12 March 2015

Ain't Nothin' Like the Real Thing

For the last year and a half, the music industry has been awaiting a decision in the U.S. as to whether Robin Thicke’s 2013 hit “Blurred Lines” was too close to a song by Marvin Gaye so as to amount to copyright infringement.

A federal jury in Los Angeles compared “Blurred Lines” with Marvin Gaye’s hit “Got to Give it Up” and decided there were elements of the 1977 song sufficient to amount to copyright infringement. It awarded more than $7.3 million to Mr. Gaye’s family, who had commenced the action at the time “Blurred Lines” was No. 1 in 2013, given the death of Marvin Gaye in April 1984.

When considering the case, the judge decided to limit the scope to the sheet-music versions of both songs, and not to the sound of the songs’ commercial recordings. Nonetheless, included with evidence given by record executives and music experts, the jury heard aspects of both songs for comparison.

Not surprisingly, Mr. Thicke’s lawyers had argued the similarity between the songs was slight, and had more to do with the evocation of an era and a feeling than the mimicking of specific musical themes that are protected by copyright. However this was not the decision of the jury who decided there were too many similarities between the two songs for this not to amount to copyright infringement, although interestingly, they also said the infringement had not been carried out intentionally. This then leaves a very difficult question for those in the music industry since it is undoubtedly the case that the type of music a composer writes is as a result of music he or she has heard and liked. Should that composer quite innocently write a piece of music unconsciously including an aspect of a tune which he or she has heard before, then that could still amount to copyright infringement and the subsequent costs should a court action be commenced.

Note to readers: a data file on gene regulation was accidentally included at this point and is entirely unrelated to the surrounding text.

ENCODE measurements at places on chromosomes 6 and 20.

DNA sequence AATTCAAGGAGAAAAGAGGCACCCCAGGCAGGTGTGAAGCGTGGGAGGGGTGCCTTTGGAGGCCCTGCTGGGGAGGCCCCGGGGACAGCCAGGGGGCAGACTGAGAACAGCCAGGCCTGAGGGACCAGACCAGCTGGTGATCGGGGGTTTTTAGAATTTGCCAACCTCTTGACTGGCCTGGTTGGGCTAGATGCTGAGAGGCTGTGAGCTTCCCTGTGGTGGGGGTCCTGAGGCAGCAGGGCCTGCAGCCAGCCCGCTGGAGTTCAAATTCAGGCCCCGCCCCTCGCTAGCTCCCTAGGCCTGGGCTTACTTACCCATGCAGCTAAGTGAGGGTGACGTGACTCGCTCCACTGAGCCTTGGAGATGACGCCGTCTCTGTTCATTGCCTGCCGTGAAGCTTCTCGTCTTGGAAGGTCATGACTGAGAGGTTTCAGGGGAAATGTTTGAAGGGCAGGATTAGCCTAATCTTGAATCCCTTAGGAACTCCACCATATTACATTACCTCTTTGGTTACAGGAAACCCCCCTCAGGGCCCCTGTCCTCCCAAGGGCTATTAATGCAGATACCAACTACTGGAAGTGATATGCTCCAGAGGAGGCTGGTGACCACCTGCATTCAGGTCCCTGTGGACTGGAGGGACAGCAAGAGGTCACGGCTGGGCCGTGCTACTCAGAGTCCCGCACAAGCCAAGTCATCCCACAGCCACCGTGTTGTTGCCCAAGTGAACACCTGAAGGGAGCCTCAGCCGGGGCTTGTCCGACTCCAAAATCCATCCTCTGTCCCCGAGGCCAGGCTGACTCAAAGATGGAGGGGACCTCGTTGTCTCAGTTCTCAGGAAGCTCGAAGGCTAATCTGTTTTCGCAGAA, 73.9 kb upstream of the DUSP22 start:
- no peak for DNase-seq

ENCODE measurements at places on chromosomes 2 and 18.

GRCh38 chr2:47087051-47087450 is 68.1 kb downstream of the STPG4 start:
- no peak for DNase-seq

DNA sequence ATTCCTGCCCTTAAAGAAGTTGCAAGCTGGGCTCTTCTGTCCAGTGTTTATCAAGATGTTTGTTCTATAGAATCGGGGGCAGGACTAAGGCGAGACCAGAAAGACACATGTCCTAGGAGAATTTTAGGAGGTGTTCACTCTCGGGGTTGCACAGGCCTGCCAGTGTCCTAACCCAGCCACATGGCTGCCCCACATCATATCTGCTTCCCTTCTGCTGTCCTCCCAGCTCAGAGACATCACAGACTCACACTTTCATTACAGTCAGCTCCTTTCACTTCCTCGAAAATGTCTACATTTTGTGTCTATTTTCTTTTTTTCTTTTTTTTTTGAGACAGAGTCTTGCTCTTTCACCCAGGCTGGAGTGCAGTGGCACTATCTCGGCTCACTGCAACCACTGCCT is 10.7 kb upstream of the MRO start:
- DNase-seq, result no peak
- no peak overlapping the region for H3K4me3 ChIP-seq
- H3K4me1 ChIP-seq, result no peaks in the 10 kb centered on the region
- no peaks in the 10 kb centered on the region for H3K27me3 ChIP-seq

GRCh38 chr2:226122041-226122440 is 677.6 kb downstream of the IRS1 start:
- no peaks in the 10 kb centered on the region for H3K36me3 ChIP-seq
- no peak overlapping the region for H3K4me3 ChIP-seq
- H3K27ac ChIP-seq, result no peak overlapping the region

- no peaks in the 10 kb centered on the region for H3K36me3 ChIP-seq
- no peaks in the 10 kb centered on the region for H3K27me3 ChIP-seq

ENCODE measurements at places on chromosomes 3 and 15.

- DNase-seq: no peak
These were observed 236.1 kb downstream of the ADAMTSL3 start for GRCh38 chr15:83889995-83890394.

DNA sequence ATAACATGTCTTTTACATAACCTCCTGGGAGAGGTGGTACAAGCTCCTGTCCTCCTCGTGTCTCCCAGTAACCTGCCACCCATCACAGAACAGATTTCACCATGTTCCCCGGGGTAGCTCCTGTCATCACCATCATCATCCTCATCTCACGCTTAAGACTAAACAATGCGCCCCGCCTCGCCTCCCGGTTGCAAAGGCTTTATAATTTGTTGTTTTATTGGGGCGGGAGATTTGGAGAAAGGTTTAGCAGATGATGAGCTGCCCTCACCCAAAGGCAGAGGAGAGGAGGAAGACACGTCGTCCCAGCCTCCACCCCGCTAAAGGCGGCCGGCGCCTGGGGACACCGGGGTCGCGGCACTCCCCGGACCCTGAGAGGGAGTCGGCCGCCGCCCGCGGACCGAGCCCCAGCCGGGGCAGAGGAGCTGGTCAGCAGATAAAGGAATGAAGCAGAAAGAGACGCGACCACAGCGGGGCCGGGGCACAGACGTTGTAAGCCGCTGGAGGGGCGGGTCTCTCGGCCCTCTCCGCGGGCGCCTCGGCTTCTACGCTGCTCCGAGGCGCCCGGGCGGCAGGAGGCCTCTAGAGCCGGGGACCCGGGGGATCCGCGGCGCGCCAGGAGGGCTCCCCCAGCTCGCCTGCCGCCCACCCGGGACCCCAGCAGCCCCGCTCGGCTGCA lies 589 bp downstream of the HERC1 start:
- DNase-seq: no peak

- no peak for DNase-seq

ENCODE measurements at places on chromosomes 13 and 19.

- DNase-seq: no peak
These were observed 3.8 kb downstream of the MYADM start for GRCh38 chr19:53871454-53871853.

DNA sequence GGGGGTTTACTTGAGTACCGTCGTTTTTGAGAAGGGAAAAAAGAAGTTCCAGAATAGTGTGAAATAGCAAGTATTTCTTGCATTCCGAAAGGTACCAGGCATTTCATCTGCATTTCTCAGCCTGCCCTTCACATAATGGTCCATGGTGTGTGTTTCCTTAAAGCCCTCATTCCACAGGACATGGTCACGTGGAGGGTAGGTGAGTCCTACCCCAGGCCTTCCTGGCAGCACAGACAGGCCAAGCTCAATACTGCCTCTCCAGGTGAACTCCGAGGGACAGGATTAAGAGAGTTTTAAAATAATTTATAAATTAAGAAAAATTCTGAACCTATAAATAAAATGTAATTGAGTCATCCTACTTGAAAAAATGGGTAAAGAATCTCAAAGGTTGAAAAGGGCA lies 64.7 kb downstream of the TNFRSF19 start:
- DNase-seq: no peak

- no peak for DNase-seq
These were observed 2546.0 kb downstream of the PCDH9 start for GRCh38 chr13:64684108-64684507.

Despite this decision it must be stressed that this was under U.S. legislation heard by U.S. judiciary and not U.K. legislation heard by a U.K. Court. The decision is, therefore, only enforceable within the U.S., and whether a similar decision would be likely in the U.K. is far from certain.

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